By: Ronald Kessler
Pitching Chicago for the 2016 Summer Olympics, President Obama promised that visitors from around the world would “come away with a sense of the incredible diversity of the American people.”
Obama referred to his own election as a moment when people gathered in Chicago to see the results and celebrate that “our diversity could be a source of strength.”
Obama’s emphasis on diversity is a central theme of the Democratic Party. But rather than encouraging acceptance of all races regardless of skin color, the emphasis on race actually undercuts the goal of a color blind society, setting back the cause of civil rights.
Real diversity is a good thing — diversity of opinion, of culture, of country, of origin. But promoting race as a symbol of diversity suggests that the color of one’s skin has some kind of significance.
It is akin to referring to an acquaintance as black when race has no relevance to the conversation. It is the same as referring to an individual as Jewish in a context where religion is irrelevant.
In making such a gratuitous reference, the speaker suggests that the individual is of a different class, promoting rather than discouraging prejudice.
“Obama and the Democrats know full well what they are doing when they use ‘diversity’ rhetoric,” Frances Rice, chairman of the National Black Republican Association, tells me. ”The Democratic Party consistently uses race-baiting for partisan political gain,” says Rice, a retired Army lieutenant colonel and lawyer. “The Democrats’ goal is to keep blacks dependent on government handouts and encourage them to see themselves as victims.”
In fact, Rice says, Republicans have done the most to help blacks.
“The socialist policies of the Democrats have turned black communities into economic and social wastelands,” she says.
Rice points out that it was Republicans who pushed through much of the groundbreaking civil rights legislation in Congress, while Southern Democrats fought it. She says most blacks are not aware that from its founding in 1854 as the anti-slavery party, the Republican Party has been at the “forefront of the struggle for civil rights, which is why Dr. Martin Luther King Jr. was a Republican.”
Republicans fought to free blacks from slavery and amended the Constitution to grant blacks freedom, citizenship, and the right to vote, she notes.
“It was the Democrat public safety commissioner, Eugene ‘Bull’ Connor, in Birmingham who let loose vicious dogs and turned the fire hoses on black civil rights demonstrators,” Rice says.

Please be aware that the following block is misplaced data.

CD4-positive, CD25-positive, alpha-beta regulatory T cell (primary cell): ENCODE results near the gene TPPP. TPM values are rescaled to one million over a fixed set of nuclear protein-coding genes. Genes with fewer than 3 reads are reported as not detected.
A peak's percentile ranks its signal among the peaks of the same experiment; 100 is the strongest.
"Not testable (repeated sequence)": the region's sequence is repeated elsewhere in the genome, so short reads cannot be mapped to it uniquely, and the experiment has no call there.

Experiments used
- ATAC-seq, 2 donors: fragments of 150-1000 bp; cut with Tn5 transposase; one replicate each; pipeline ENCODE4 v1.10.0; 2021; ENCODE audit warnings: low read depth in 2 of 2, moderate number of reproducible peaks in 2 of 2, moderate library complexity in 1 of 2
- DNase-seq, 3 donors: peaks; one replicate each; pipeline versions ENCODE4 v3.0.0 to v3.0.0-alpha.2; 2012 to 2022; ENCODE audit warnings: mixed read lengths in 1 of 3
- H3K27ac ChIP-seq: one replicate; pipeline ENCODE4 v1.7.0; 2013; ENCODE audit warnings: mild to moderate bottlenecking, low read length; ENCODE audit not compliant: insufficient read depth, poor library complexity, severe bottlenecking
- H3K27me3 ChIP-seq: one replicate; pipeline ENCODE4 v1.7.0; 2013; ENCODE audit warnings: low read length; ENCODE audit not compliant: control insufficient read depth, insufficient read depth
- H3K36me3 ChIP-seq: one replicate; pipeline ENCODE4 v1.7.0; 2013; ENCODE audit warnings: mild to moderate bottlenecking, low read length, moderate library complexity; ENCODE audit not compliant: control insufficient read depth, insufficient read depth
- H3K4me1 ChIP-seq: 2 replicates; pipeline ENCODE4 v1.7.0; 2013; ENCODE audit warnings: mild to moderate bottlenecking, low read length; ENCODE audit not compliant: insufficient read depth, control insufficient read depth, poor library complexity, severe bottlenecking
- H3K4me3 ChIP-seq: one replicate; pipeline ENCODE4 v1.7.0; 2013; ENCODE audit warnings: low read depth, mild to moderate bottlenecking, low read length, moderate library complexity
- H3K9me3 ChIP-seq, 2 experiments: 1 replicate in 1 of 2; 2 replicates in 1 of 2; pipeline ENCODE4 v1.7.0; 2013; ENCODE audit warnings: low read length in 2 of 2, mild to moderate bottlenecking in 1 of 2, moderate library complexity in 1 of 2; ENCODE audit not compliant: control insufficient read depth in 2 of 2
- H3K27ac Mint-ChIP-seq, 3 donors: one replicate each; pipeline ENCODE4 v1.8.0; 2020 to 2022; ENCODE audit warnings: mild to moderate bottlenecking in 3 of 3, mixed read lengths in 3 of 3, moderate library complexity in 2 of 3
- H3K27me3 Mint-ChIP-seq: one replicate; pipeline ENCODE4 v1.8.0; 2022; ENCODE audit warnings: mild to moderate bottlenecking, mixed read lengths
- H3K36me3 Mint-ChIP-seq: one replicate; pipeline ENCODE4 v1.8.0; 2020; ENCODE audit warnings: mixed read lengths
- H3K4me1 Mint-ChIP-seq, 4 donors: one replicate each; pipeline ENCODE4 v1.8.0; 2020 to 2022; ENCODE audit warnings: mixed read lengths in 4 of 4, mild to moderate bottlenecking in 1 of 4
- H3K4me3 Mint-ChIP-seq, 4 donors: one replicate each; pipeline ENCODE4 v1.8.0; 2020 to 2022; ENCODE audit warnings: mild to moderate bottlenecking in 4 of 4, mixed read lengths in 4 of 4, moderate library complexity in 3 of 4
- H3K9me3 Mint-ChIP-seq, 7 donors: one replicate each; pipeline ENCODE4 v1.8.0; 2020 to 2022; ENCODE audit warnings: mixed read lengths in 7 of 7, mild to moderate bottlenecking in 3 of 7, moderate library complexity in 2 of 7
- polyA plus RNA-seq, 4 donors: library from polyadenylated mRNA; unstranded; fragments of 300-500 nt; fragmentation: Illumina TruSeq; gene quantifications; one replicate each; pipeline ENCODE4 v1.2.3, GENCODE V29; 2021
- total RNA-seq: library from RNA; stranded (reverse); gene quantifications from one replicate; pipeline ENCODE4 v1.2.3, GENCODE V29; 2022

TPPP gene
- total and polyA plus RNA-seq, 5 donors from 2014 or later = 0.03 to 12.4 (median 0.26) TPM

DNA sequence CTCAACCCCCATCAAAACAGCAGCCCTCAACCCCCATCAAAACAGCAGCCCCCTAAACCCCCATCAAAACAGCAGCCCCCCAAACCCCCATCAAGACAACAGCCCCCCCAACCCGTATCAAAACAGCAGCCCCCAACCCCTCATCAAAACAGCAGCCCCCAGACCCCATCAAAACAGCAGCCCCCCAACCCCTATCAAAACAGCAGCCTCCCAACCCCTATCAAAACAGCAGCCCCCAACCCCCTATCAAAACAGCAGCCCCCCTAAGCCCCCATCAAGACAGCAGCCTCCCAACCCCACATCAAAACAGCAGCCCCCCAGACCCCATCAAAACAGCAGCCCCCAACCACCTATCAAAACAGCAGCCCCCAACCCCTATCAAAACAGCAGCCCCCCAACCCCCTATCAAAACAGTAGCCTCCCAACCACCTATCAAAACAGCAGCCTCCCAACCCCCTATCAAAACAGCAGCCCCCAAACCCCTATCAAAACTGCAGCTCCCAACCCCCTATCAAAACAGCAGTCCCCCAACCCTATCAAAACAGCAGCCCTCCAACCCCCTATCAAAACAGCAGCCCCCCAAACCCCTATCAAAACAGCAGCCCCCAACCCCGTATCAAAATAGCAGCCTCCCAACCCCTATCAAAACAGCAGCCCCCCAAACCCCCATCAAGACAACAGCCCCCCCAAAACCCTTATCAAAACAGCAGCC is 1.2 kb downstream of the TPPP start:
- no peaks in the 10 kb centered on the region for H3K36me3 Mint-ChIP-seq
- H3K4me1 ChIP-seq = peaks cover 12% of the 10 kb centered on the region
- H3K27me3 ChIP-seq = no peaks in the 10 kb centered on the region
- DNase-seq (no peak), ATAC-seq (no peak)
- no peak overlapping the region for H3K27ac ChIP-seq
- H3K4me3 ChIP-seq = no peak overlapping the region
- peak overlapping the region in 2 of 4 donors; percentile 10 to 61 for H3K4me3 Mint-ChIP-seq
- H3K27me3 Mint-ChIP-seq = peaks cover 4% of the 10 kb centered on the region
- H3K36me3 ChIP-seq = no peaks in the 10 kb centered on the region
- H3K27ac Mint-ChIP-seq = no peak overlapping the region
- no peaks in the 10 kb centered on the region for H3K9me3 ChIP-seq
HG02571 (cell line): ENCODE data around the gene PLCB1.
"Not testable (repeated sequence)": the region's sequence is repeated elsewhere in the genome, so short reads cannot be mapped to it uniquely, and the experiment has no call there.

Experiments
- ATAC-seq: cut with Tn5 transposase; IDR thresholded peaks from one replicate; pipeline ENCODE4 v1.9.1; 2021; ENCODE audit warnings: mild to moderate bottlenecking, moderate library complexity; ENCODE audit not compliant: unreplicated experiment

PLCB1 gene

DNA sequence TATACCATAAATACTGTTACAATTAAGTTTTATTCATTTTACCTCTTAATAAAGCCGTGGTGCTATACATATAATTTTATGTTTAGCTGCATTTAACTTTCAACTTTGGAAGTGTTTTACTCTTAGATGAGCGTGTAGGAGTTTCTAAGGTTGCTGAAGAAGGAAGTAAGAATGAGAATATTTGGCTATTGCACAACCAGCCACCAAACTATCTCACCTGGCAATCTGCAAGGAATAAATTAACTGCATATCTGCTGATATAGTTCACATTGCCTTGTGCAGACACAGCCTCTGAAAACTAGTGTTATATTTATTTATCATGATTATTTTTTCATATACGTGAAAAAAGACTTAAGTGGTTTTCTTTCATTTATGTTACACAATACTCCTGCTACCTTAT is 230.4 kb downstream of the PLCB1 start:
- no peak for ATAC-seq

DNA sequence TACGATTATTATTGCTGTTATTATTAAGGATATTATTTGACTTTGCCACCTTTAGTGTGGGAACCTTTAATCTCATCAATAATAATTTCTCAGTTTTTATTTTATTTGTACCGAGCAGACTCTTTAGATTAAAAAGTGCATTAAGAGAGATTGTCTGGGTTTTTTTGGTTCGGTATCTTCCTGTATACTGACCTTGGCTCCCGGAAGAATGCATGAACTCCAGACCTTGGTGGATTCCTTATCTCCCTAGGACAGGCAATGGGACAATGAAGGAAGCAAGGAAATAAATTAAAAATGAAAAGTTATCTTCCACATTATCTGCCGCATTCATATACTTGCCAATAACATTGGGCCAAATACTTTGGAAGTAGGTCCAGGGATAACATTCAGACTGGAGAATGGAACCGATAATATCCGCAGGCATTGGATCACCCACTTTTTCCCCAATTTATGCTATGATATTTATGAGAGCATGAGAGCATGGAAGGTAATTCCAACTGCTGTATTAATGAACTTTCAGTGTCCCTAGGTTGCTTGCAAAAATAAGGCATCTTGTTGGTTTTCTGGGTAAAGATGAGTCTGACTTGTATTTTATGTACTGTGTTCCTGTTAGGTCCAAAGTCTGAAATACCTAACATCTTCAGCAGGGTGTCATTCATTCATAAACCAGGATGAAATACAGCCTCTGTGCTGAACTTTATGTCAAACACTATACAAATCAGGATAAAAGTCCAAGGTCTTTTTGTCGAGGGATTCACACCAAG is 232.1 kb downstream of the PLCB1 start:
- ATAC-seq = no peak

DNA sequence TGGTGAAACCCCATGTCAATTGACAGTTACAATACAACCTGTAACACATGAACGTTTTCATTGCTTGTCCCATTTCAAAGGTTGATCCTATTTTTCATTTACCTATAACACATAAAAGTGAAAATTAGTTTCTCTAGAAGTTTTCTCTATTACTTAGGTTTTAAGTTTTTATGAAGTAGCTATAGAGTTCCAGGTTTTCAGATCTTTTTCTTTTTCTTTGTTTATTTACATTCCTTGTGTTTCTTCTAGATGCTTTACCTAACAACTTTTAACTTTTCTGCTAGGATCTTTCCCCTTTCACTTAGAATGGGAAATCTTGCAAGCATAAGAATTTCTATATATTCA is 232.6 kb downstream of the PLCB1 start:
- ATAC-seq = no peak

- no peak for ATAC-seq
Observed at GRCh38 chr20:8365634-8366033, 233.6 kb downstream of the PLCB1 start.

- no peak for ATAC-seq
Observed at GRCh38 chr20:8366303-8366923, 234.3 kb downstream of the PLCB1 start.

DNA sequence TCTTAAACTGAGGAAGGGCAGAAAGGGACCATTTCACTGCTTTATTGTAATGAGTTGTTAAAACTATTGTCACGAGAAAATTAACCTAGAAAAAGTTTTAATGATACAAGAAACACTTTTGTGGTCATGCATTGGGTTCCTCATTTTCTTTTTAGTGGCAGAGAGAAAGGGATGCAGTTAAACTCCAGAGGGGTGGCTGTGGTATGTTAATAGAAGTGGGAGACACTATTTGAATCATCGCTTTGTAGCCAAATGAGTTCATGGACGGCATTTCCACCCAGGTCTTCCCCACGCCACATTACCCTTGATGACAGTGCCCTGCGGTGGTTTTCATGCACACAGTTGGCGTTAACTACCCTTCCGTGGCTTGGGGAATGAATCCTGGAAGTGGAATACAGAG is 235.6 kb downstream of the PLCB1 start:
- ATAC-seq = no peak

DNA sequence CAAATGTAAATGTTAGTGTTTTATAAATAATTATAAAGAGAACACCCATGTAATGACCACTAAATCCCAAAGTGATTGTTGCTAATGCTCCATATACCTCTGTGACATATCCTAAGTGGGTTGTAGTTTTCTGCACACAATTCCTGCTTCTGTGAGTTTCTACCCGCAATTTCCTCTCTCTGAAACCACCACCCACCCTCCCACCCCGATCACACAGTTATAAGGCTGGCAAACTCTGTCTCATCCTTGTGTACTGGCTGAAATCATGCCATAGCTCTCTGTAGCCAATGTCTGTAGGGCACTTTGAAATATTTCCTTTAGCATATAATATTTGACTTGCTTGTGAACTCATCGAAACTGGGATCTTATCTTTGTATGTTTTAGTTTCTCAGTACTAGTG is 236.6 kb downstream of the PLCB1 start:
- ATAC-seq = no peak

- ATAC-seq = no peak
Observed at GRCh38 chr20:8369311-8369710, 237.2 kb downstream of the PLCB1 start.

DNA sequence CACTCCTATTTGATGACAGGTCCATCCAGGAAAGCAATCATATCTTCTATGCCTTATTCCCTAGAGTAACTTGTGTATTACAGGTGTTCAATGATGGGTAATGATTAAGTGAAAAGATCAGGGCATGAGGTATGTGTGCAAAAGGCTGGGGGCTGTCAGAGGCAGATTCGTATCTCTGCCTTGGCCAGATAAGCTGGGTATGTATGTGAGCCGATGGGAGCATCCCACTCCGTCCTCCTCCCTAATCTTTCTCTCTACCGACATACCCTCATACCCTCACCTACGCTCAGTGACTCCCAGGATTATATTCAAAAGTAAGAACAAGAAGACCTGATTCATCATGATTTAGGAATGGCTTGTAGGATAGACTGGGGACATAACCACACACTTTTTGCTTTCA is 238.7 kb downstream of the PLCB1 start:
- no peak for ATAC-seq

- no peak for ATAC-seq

Democrat Georgia Gov. Lester Maddox “brandished an ax handle to prevent blacks from patronizing his restaurant,” Rice adds. “Democrat Alabama Gov. George Wallace stood in front of the Alabama school house in 1963 and declared that there would be segregation forever. In 1954, it was Democrat Arkansas Gov. Orville Faubus who tried to prevent the desegregation of Little Rock public schools. It was Republican President Dwight Eisenhower who sent the troops into the South to desegregate the schools and who appointed Chief Justice Earl Warren to the U.S. Supreme Court, which resulted in the 1954 Brown versus Board of Education decision.”
Now, she says, Republicans stand for empowering blacks to help those who are in poverty. The Republican philosophy is to teach a person how to fish, so he can feed himself for a lifetime, whereas the Democratic Party’s philosophy is “give a man a fish, so he can eat for a day,” Rice says.
That is the reason Condoleezza Rice switched from being a Democrat to being a Republican, she observes.
Watching the 1984 Democratic National Convention that nominated Walter Mondale for president, Condoleezza Rice became turned off by an endless refrain of appeals to “women, minorities, and the poor, which basically means helpless people and the poor,” she has said. She did not see herself as a victim in need of government help. She decided that she would “rather be ignored than patronized” and became a Republican.
“Victim-mongering is a key part of the Democratic Party’s play book,” Rice says. “That is why Obama felt quite comfortable playing the race card when seeking to attract the Olympics to Chicago.”